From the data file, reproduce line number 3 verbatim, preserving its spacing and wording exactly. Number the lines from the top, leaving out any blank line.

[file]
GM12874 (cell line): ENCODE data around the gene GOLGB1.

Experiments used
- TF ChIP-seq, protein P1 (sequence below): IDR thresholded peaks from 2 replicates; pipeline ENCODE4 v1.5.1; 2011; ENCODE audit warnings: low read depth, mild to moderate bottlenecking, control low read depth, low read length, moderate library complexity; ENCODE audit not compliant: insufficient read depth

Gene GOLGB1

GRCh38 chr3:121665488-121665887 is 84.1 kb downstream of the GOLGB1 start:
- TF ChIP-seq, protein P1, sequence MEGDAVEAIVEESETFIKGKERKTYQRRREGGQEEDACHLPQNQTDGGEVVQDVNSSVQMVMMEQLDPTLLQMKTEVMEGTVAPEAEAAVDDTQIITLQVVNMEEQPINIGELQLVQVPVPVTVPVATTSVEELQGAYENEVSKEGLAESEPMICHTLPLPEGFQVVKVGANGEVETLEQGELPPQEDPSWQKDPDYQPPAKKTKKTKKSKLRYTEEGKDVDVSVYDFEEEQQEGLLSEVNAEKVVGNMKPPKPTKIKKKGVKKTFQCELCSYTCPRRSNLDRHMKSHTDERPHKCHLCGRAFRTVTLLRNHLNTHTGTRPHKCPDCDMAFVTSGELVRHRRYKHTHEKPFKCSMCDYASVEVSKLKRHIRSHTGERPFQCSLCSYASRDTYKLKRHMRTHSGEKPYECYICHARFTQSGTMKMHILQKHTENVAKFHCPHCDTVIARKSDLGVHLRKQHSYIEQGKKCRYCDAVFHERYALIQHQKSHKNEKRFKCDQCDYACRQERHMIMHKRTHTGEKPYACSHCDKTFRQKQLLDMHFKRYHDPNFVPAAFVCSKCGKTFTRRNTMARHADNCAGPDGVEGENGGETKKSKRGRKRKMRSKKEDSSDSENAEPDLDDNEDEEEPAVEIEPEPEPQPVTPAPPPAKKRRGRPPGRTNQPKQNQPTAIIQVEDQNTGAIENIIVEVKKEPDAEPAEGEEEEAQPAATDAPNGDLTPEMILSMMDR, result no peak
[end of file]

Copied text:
- TF ChIP-seq, protein P1 (sequence below): IDR thresholded peaks from 2 replicates; pipeline ENCODE4 v1.5.1; 2011; ENCODE audit warnings: low read depth, mild to moderate bottlenecking, control low read depth, low read length, moderate library complexity; ENCODE audit not compliant: insufficient read depth